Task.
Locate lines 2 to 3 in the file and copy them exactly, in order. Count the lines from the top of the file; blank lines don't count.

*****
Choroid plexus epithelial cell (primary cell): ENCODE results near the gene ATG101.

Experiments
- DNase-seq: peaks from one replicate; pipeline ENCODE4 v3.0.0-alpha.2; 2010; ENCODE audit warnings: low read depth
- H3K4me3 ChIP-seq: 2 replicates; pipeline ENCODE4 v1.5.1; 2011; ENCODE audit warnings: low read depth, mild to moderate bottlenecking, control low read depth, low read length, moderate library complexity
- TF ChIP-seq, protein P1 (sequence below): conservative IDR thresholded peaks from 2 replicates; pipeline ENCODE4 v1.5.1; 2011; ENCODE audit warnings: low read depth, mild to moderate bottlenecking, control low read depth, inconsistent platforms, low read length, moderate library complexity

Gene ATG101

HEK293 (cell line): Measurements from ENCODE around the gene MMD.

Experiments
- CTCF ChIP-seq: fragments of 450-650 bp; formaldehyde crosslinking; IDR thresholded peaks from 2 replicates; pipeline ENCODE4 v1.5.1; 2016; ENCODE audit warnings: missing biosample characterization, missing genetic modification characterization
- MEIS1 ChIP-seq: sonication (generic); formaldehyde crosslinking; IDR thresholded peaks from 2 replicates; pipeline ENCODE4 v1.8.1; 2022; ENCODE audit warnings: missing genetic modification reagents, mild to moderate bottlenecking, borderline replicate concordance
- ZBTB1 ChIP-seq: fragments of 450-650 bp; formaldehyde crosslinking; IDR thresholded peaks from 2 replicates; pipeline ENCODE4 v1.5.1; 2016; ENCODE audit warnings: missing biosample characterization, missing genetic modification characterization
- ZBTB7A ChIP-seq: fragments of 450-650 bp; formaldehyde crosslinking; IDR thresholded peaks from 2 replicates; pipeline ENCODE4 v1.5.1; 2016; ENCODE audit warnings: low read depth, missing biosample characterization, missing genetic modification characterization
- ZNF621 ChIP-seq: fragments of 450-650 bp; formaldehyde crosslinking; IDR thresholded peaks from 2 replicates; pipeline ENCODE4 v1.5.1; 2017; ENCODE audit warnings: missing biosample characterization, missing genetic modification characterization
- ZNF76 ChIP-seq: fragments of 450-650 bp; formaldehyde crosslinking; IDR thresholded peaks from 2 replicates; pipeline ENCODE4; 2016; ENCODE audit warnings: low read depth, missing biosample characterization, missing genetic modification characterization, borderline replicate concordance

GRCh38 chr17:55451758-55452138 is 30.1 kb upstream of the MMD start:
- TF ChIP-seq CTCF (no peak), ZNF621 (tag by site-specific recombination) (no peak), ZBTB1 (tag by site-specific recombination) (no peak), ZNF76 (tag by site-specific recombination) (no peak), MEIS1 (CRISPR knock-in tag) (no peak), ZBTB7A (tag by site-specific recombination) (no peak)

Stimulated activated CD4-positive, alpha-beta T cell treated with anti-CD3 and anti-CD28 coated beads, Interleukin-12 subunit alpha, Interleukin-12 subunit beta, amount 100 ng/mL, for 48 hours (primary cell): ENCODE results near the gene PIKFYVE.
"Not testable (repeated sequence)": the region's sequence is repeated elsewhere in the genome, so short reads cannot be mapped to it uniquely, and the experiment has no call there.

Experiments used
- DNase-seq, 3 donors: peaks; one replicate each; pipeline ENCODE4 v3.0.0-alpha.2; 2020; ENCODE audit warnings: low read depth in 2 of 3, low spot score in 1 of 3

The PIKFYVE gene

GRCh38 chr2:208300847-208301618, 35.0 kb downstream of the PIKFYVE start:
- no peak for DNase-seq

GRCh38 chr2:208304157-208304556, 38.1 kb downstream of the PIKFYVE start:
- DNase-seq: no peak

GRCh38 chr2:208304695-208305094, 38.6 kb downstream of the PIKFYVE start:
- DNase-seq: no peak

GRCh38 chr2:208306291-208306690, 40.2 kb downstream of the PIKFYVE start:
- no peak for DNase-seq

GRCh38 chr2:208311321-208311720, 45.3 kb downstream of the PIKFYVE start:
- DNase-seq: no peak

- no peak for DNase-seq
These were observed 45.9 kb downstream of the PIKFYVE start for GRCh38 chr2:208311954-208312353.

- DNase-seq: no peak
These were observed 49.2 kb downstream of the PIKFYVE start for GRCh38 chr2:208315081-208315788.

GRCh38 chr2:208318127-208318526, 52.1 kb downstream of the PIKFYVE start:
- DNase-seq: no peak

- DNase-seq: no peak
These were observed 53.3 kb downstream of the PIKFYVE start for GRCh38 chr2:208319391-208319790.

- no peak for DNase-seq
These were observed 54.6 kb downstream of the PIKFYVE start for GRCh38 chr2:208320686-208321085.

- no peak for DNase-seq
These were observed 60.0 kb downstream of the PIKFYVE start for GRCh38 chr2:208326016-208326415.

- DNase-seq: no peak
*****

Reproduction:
Experiments
- DNase-seq: peaks from one replicate; pipeline ENCODE4 v3.0.0-alpha.2; 2010; ENCODE audit warnings: low read depth